It’s noon Saturday, and the contestants are beginning to arrive. Not the PGA touring professionals who will be playing in the Masters next week, but rather the boys and girls who will be competing in the first Drive, Chip and Putt Championship, the National Finals of which are being held at Augusta National on Sunday.
The youngsters start making their way to the registration table at the Marriott Hotel in downtown Augusta by midday Saturday. Many of them boasting favorite golf hats and shoes, and all of them wearing wide smiles as they contemplate what they will soon be doing at the home of the Masters.
“It’s so amazing,” said 12-year-old Karah Sanford, from Escondido, Calif., who has won multiple city, regional and national championships in spite of having to deal with scoliosis, the same spinal disease that LPGA star Stacy Lewis has battled successfully. “I cannot believe that I am here to play golf in Augusta.”
Adds Logan Medcalf, 8, a cross-handed player from Lynden, Wash.: “I have watched the Masters on television every year of my life, and now I am going to be playing in a competition on that very course.”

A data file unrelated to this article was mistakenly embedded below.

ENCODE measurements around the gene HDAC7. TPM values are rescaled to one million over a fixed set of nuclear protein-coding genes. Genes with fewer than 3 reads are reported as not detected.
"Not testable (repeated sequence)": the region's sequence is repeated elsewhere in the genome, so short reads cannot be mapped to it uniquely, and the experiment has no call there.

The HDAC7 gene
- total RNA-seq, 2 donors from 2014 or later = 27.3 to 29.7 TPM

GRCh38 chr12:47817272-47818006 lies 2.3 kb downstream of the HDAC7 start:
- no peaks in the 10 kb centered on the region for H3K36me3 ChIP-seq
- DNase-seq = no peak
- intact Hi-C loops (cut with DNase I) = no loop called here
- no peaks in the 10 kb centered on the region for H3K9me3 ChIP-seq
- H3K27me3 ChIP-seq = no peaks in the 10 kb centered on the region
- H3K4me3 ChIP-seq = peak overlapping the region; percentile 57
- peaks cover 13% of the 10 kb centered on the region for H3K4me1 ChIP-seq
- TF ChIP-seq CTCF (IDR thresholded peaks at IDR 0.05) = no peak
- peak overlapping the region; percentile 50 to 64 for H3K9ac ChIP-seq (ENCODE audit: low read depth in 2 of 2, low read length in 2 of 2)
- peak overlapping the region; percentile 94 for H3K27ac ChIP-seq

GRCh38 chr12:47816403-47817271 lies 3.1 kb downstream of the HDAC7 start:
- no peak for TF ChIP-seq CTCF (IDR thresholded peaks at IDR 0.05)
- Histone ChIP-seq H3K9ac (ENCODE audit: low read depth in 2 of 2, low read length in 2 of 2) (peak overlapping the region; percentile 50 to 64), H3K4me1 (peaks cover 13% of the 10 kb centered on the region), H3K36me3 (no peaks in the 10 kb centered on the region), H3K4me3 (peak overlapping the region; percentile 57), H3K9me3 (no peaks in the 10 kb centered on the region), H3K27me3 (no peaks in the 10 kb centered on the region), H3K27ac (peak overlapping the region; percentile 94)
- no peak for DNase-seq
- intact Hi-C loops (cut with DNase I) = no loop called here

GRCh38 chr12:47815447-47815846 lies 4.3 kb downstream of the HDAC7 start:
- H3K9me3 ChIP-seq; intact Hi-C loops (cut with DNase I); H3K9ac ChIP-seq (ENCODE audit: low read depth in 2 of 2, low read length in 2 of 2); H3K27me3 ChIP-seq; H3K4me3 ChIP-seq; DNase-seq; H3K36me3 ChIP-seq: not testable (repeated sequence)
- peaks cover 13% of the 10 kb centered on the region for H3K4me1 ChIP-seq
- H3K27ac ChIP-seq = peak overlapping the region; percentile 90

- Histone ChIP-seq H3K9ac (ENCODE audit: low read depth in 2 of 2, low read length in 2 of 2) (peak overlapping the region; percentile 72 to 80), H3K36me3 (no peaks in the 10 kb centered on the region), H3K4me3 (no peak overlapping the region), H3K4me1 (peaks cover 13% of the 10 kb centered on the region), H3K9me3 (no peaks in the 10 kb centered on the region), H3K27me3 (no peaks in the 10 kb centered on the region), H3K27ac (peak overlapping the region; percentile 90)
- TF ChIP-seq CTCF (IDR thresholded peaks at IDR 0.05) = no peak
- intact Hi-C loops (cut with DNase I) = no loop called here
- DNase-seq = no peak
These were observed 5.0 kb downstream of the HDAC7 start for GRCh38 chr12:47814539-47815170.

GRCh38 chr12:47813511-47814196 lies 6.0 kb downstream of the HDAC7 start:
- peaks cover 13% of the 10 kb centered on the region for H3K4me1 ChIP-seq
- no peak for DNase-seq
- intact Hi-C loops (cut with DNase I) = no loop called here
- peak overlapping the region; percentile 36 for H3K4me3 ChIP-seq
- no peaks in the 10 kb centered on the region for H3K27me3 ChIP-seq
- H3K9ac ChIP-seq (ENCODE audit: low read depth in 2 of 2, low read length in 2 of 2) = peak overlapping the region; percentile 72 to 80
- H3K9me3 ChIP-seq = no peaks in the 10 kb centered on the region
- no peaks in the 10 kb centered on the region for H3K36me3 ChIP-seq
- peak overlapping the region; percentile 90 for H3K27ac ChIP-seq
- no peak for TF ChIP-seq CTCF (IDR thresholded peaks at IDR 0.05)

Started in 2013 by the Masters Tournament Foundation, the United States Golf Association and the PGA of America, and designed to promote interest and participation in golf, Drive, Chip and Putt is a free, nationwide junior skills competition.
It began last summer with a total of 110 local qualifying events at golf courses in 19 states and Washington, D.C., that drew more than 17,000 individuals, with top finishers advancing to 11 regional qualifiers. From there, 88 golfers – 44 boys and 44 girls – earned spots in the finals, which will have four divisions: 7-9 years old, 10-11 years old, 12-13 years old and 14-15 years old.
On Saturday, a buzz fills the registration room as contestants sign in and accept goody bags that include a Drive, Chip and Putt hat and shirt as well as a bag tag. They chat excitedly with each other, and their parents, about the badges they all receive for Monday’s practice round and the pins each contestant must wear throughout the event, as a magician entertains the families with deft sleights of hand.
“We are going to practice my drives for about an hour this afternoon, at a local golf course that is open to all of us,” said 9-year-old Kasey Maralack from Snoqualmie, Wash. “Then, we are going to take it easy. Tomorrow, after we arrive at the Club, I am going to chip and putt for an hour before the competition begins. I expect the greens to be fast, which is why I have been chipping downhill a lot as I get ready for this.”
Even without the practice, Maralack most certainly seems ready. As are the 87 other Drive, Chip and Putt contestants.